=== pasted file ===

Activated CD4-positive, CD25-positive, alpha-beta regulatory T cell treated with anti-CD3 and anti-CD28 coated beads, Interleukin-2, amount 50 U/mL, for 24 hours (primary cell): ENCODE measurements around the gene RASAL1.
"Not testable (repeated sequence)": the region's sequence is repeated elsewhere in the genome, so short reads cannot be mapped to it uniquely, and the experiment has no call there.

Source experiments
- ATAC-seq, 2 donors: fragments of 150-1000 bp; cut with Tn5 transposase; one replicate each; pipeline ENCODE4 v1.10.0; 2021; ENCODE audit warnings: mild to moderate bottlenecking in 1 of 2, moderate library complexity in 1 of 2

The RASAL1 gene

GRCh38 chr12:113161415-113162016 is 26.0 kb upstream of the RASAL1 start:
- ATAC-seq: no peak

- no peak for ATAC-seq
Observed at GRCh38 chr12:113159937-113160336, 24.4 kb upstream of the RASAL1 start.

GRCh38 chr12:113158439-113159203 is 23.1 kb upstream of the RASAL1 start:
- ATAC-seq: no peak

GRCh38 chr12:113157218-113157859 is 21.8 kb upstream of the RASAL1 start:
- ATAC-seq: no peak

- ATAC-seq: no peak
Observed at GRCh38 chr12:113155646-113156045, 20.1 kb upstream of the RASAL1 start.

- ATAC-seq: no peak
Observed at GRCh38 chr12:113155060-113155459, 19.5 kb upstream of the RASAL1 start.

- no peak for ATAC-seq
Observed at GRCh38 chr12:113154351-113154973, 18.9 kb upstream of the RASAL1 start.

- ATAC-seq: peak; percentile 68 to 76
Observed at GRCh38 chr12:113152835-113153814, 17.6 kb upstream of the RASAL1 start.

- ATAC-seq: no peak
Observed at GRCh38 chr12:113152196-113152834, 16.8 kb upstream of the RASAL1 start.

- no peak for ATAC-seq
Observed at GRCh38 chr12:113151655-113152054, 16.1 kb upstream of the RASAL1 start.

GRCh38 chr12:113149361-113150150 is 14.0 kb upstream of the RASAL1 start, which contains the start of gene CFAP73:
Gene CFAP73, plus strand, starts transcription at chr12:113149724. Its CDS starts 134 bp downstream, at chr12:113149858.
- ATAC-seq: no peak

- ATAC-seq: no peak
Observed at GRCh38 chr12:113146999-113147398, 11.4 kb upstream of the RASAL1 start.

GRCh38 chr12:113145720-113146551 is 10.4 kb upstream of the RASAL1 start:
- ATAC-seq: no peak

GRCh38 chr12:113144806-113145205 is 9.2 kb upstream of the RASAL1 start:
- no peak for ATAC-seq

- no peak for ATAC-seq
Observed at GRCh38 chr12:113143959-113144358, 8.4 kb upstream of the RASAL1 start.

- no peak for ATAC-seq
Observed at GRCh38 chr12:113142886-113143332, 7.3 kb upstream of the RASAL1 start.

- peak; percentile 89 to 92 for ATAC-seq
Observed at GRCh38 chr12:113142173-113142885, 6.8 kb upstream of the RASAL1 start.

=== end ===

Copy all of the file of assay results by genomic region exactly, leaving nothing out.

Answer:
Activated CD4-positive, CD25-positive, alpha-beta regulatory T cell treated with anti-CD3 and anti-CD28 coated beads, Interleukin-2, amount 50 U/mL, for 24 hours (primary cell): ENCODE measurements around the gene RASAL1.
"Not testable (repeated sequence)": the region's sequence is repeated elsewhere in the genome, so short reads cannot be mapped to it uniquely, and the experiment has no call there.

Source experiments
- ATAC-seq, 2 donors: fragments of 150-1000 bp; cut with Tn5 transposase; one replicate each; pipeline ENCODE4 v1.10.0; 2021; ENCODE audit warnings: mild to moderate bottlenecking in 1 of 2, moderate library complexity in 1 of 2

The RASAL1 gene

GRCh38 chr12:113161415-113162016 is 26.0 kb upstream of the RASAL1 start:
- ATAC-seq: no peak

- no peak for ATAC-seq
Observed at GRCh38 chr12:113159937-113160336, 24.4 kb upstream of the RASAL1 start.

GRCh38 chr12:113158439-113159203 is 23.1 kb upstream of the RASAL1 start:
- ATAC-seq: no peak

GRCh38 chr12:113157218-113157859 is 21.8 kb upstream of the RASAL1 start:
- ATAC-seq: no peak

- ATAC-seq: no peak
Observed at GRCh38 chr12:113155646-113156045, 20.1 kb upstream of the RASAL1 start.

- ATAC-seq: no peak
Observed at GRCh38 chr12:113155060-113155459, 19.5 kb upstream of the RASAL1 start.

- no peak for ATAC-seq
Observed at GRCh38 chr12:113154351-113154973, 18.9 kb upstream of the RASAL1 start.

- ATAC-seq: peak; percentile 68 to 76
Observed at GRCh38 chr12:113152835-113153814, 17.6 kb upstream of the RASAL1 start.

- ATAC-seq: no peak
Observed at GRCh38 chr12:113152196-113152834, 16.8 kb upstream of the RASAL1 start.

- no peak for ATAC-seq
Observed at GRCh38 chr12:113151655-113152054, 16.1 kb upstream of the RASAL1 start.

GRCh38 chr12:113149361-113150150 is 14.0 kb upstream of the RASAL1 start, which contains the start of gene CFAP73:
Gene CFAP73, plus strand, starts transcription at chr12:113149724. Its CDS starts 134 bp downstream, at chr12:113149858.
- ATAC-seq: no peak

- ATAC-seq: no peak
Observed at GRCh38 chr12:113146999-113147398, 11.4 kb upstream of the RASAL1 start.

GRCh38 chr12:113145720-113146551 is 10.4 kb upstream of the RASAL1 start:
- ATAC-seq: no peak

GRCh38 chr12:113144806-113145205 is 9.2 kb upstream of the RASAL1 start:
- no peak for ATAC-seq

- no peak for ATAC-seq
Observed at GRCh38 chr12:113143959-113144358, 8.4 kb upstream of the RASAL1 start.

- no peak for ATAC-seq
Observed at GRCh38 chr12:113142886-113143332, 7.3 kb upstream of the RASAL1 start.

- peak; percentile 89 to 92 for ATAC-seq
Observed at GRCh38 chr12:113142173-113142885, 6.8 kb upstream of the RASAL1 start.